Cinamon Hadley, who was Neil Gaiman’s visual inspiration for the design of his character “Death,” died on January 8th. She was 48 years old.
Omni in the 1980’s was an absolutely unique magazine dedicated to science fiction and science fact — it was always weird and occasionally wonderful. Its content was consistently a good deal trippier than anything you’d find in more mainstream contemporaries like Scientific American or Discover — futurism, the paranormal, and short stories that were pretty damned abstract. (I remember Patricia Highsmith’s “The Legless A” being a real head-scratcher for me.) And the covers to Omni were frequently awesome.
I had a subscription around 1989 or so — I believe I got a year’s subscription as either a Christmas or birthday present. I still remember it arriving in the mailbox. I think I had all of the issues you see below — except the third one. That issue is from January 1983, and I never had it. I’m including it here because it’s too interesting not to share.
Stephen King fans will recognize Don Brauitgam’s artwork for the cover of King’s classic 1978 short story collection, “Night Shift.” Brautigam apparently sold it to the magazine later. (Interesting, too, is the similarity of the artist’s name to a key character in King’s subsequent “Hearts in Atlantis” and his “The Dark Tower” series — the kindly psychic, Ted Brautigan.)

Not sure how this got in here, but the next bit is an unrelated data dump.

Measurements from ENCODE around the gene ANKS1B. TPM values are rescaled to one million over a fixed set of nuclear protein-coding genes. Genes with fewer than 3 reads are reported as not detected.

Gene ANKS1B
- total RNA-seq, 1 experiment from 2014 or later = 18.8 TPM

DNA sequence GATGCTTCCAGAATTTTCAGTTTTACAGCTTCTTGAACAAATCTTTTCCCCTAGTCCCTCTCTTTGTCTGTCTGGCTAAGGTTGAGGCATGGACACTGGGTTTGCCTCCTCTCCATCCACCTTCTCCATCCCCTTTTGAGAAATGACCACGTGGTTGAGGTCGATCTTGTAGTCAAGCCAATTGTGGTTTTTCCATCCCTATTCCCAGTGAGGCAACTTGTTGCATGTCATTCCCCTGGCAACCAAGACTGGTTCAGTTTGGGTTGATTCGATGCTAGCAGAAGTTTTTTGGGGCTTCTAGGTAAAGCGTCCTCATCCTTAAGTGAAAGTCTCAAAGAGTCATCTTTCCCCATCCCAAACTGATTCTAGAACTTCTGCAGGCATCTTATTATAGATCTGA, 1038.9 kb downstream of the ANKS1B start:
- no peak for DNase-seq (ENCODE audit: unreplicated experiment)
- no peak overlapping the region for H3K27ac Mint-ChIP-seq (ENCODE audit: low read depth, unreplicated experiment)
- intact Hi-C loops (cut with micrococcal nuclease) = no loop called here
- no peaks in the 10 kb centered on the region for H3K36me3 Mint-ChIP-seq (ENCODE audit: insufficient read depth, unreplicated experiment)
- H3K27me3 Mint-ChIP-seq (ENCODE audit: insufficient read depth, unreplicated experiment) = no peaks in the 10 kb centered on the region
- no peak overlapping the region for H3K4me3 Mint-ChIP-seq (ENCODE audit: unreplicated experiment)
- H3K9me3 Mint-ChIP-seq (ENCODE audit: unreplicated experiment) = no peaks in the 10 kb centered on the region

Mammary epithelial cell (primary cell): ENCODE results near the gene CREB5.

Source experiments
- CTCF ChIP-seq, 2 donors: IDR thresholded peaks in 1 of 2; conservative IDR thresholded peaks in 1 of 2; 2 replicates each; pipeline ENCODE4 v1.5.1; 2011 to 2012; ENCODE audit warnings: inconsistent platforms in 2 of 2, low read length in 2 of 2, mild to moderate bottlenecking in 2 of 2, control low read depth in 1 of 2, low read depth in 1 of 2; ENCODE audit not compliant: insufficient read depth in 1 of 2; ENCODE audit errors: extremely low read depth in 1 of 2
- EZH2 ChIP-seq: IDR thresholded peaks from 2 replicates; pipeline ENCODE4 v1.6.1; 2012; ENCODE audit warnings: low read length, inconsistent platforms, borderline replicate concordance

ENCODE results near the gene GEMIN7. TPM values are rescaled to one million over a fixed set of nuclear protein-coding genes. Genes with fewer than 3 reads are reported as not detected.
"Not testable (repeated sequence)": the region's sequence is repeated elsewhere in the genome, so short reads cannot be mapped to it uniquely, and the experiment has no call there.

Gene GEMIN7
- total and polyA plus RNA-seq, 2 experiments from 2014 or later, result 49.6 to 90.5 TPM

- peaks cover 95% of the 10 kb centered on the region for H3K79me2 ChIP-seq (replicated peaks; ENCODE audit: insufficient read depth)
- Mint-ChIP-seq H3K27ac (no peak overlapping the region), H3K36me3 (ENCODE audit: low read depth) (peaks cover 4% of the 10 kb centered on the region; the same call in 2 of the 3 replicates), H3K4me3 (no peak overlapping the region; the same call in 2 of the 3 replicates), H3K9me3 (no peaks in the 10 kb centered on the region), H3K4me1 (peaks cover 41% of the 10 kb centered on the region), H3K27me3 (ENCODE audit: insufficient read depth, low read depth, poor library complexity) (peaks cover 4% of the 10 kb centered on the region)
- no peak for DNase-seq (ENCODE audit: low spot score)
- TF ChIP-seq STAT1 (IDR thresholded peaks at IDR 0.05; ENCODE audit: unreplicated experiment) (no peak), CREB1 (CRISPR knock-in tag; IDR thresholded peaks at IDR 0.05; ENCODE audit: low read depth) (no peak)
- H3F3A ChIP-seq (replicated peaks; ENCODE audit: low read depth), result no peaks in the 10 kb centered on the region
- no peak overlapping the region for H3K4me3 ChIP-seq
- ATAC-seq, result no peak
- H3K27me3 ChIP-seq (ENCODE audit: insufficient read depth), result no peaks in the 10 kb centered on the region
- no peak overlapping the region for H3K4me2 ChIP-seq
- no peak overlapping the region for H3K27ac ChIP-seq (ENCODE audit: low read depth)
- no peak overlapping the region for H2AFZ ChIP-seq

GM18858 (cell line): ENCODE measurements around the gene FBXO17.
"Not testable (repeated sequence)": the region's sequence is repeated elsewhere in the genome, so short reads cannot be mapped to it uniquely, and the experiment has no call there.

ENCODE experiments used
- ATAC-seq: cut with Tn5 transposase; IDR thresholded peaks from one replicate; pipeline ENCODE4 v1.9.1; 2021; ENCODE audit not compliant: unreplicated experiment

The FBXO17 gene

Anyway, if you were geeky enough to enjoy this back in the day, the entire run of Omni is currently available at Amazon for $3 a pop. It was available online for free for a while, and I think you can still find all of the short stories uploaded in pdf if you google them — I found a bunch, including Highsmith’s story. (I wonder if I’d get a better sense of it if I read it today.)
I’m not 100 percent sue of the artist here, but I believe it is Tommy Patterson.
I’m having a little trouble verifying that this comic cover is actually real. But I believe it is, and I believe it was published in the early 1950’s. I have no information about the artist.
[Update: Blog Correspondent Pete Harrison informed me immediately after I posted this that the “cover” indeed appears to be a fake. The GCD (Grand Comics Database) contains no record of this title, and it looks like a gag constructed by the “Atomic Romance” website. (I was confused because I had actually seen it at several other websites too.)]